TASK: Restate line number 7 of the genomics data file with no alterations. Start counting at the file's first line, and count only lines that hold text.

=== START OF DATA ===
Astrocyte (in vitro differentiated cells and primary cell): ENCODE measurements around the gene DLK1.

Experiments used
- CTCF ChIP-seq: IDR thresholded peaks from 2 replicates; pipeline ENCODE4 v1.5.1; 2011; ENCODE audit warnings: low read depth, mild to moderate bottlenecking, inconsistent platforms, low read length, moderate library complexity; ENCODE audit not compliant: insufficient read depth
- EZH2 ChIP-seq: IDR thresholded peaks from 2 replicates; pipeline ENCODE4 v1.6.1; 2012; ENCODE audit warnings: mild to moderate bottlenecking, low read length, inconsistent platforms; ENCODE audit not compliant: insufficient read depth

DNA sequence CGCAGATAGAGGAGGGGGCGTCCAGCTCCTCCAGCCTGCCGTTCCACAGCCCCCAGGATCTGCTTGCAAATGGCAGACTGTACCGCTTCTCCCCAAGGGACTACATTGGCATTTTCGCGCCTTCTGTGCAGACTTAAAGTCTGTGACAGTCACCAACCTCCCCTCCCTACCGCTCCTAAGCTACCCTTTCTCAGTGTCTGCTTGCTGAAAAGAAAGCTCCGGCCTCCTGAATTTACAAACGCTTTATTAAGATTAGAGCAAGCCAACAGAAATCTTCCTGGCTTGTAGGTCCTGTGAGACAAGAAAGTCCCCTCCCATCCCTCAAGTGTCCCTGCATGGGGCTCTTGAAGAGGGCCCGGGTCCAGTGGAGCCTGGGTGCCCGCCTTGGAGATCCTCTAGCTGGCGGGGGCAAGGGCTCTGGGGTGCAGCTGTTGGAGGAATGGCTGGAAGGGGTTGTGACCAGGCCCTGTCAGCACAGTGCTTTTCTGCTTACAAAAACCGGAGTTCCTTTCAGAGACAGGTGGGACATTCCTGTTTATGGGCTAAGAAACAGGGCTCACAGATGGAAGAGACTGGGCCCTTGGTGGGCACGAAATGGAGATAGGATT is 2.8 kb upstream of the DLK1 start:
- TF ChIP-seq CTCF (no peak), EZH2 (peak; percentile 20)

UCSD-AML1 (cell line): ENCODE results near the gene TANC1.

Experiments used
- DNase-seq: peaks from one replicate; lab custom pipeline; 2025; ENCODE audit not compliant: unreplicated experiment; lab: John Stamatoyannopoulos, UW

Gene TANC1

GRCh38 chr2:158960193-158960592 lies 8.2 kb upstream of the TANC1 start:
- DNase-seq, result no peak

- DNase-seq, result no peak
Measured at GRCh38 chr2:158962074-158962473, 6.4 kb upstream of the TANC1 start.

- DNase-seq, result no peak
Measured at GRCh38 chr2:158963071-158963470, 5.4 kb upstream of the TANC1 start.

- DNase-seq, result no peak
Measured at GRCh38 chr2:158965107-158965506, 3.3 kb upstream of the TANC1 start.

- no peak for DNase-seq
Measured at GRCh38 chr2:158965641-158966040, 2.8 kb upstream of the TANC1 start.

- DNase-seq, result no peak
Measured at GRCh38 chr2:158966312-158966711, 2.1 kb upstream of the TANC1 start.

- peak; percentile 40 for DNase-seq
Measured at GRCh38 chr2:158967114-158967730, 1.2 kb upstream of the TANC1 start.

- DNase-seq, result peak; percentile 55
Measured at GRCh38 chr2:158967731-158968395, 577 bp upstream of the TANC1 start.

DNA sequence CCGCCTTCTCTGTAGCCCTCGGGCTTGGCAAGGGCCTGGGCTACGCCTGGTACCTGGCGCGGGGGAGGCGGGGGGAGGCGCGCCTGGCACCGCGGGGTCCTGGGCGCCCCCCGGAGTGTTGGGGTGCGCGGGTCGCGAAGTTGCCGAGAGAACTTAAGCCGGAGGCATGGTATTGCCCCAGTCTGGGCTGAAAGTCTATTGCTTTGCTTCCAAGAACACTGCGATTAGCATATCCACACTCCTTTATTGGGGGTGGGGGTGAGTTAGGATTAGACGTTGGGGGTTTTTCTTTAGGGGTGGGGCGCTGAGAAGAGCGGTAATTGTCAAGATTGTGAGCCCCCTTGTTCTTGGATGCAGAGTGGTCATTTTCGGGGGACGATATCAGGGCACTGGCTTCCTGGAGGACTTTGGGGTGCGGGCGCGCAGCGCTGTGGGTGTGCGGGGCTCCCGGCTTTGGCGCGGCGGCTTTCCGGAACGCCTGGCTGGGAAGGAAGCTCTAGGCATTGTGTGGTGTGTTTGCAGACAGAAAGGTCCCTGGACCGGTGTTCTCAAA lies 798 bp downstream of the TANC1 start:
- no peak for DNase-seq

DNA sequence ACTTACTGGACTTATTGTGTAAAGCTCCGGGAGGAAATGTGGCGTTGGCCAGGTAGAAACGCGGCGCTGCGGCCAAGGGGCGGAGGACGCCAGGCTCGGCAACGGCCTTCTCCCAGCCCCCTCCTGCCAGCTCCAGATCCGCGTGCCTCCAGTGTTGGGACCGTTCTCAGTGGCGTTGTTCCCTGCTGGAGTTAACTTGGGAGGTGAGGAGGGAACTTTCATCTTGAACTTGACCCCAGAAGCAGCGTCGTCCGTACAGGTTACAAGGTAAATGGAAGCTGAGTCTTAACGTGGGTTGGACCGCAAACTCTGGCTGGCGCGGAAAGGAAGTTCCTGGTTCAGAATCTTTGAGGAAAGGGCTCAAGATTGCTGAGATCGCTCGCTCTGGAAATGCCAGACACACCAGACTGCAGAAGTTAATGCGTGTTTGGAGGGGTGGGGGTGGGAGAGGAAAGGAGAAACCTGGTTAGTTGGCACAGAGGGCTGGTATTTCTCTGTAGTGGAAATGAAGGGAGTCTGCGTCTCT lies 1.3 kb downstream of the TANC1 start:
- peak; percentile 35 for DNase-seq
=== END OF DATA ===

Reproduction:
UCSD-AML1 (cell line): ENCODE results near the gene TANC1.